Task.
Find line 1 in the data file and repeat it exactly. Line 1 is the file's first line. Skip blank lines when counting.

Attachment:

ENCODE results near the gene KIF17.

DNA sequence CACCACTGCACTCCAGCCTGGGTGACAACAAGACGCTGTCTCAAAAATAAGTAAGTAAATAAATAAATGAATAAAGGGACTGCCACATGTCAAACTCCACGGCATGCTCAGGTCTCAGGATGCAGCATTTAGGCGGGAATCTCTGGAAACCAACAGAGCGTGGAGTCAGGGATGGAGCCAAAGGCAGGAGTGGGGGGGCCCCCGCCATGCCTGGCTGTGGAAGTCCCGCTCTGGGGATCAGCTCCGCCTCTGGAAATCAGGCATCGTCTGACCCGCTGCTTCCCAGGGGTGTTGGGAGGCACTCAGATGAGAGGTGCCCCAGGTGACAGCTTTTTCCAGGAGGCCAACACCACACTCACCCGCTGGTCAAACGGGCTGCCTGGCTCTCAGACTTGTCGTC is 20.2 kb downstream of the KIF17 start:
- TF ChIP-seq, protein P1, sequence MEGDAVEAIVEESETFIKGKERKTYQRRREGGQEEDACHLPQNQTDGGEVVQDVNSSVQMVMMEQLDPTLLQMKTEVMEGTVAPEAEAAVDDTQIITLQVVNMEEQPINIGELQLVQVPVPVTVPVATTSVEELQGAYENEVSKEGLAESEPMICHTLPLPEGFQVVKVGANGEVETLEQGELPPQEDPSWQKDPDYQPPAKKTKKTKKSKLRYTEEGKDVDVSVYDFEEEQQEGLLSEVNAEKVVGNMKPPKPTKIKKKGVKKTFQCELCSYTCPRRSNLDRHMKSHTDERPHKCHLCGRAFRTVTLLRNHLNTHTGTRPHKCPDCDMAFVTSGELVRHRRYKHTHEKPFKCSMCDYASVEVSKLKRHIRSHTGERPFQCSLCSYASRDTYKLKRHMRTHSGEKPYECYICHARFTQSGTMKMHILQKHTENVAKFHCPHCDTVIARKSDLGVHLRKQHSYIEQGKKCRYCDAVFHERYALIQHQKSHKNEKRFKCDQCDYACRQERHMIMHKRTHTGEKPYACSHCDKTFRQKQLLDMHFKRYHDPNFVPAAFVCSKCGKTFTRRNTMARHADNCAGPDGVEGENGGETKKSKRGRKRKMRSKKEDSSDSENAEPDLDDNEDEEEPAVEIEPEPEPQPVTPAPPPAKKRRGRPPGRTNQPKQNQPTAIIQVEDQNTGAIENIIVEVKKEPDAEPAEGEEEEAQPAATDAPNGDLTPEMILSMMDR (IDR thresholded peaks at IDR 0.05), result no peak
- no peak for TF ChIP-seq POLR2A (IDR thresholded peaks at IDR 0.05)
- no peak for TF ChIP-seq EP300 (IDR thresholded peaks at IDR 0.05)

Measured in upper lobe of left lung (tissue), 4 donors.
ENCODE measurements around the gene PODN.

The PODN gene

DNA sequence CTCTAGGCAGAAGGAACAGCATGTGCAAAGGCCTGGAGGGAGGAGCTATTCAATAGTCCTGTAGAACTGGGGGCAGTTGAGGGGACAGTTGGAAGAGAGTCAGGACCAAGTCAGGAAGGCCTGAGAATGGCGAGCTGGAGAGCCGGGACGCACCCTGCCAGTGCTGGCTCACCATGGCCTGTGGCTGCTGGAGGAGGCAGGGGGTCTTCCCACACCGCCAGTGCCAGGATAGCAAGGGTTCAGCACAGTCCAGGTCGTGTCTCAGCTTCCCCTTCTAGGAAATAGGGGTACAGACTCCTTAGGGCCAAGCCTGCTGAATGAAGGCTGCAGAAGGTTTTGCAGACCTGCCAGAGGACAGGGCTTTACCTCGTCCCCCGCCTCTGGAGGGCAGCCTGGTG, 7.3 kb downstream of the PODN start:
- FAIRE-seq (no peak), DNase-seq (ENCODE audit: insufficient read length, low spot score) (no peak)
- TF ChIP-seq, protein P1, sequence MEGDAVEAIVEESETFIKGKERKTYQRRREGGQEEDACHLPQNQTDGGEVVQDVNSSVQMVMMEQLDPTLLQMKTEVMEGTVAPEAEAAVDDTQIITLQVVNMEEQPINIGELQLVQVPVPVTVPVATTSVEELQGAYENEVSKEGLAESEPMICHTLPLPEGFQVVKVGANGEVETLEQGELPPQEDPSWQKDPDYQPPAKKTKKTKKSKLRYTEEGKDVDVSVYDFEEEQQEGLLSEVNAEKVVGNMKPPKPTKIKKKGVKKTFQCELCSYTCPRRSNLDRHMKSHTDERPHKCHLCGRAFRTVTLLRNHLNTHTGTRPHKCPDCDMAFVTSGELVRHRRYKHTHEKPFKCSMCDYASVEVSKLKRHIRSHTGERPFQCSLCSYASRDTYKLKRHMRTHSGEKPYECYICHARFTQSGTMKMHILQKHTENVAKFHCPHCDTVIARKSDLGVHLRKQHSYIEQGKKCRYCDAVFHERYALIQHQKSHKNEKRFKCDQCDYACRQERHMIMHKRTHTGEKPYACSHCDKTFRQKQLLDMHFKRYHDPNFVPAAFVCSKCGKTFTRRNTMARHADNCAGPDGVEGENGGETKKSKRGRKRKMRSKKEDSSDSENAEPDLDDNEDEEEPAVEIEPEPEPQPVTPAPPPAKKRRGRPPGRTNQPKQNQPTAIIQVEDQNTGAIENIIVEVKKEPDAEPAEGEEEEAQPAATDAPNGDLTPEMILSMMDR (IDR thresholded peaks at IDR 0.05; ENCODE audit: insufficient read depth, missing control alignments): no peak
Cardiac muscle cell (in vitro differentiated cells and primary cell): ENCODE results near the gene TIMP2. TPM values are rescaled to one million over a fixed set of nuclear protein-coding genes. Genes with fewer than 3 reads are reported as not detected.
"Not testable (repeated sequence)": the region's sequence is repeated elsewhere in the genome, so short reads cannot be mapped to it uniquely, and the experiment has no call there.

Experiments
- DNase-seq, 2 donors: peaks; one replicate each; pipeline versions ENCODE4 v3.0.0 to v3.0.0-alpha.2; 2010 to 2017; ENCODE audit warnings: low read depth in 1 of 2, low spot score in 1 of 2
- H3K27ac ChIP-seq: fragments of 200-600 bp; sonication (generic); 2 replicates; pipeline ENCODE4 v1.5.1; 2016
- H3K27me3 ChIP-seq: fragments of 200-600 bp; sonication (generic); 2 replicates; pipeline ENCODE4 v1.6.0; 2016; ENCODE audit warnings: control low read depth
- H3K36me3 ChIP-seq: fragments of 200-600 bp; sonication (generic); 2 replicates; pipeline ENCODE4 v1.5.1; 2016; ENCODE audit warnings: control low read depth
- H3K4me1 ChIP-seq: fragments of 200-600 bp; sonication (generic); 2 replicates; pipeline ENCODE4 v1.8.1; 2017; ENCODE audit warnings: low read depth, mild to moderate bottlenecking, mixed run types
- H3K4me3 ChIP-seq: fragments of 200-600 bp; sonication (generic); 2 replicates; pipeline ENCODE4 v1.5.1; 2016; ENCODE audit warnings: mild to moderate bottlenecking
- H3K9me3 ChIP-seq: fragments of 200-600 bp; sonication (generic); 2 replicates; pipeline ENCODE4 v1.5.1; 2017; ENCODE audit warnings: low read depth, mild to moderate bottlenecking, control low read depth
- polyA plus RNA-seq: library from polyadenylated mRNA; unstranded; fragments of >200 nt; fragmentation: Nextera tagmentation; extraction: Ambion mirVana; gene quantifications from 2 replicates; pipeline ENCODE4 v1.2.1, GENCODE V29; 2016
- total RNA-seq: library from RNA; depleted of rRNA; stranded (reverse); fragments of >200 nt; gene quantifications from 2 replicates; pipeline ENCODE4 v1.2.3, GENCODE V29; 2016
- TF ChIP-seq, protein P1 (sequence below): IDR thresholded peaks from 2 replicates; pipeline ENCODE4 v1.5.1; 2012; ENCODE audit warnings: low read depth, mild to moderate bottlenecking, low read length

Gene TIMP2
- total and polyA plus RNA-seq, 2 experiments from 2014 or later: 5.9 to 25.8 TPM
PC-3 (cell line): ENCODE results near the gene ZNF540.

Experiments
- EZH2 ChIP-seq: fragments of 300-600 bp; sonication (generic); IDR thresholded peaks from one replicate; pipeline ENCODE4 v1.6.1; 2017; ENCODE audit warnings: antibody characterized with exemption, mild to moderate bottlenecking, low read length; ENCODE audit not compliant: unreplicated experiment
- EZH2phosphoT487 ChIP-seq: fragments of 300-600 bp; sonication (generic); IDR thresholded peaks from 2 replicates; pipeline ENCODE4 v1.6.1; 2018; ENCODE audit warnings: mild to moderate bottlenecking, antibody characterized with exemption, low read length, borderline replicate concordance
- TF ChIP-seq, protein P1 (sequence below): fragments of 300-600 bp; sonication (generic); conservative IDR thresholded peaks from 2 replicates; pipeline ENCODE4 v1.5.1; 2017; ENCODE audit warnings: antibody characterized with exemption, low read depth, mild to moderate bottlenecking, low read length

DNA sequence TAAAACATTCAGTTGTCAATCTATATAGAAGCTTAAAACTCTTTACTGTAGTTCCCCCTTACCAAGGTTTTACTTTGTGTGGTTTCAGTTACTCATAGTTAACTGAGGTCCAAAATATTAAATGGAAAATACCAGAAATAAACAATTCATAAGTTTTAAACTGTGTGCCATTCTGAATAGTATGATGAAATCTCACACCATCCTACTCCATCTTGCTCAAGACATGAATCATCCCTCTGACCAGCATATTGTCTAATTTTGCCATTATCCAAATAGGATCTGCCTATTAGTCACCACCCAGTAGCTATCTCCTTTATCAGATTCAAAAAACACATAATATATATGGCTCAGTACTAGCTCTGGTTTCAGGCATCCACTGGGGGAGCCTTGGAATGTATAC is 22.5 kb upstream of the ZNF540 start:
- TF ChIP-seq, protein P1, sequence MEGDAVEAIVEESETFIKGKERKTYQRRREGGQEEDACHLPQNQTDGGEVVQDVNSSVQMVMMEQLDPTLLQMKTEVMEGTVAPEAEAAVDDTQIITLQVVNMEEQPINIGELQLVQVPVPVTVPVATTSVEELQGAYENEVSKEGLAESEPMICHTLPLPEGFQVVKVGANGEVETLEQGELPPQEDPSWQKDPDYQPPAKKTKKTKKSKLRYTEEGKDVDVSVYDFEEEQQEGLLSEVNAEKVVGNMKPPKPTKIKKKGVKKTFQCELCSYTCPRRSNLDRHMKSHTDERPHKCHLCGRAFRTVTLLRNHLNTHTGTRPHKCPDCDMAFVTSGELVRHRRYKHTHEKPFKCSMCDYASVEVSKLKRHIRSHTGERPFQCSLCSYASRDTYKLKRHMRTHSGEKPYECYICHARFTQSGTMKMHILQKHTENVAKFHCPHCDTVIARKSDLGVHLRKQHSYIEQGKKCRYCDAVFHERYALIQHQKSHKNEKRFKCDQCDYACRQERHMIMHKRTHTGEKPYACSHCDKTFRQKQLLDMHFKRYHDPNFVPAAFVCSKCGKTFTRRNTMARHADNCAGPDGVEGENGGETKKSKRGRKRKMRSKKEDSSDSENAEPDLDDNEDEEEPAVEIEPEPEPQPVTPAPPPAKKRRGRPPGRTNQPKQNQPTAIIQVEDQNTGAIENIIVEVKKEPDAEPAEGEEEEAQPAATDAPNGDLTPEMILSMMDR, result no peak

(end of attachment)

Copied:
ENCODE results near the gene KIF17.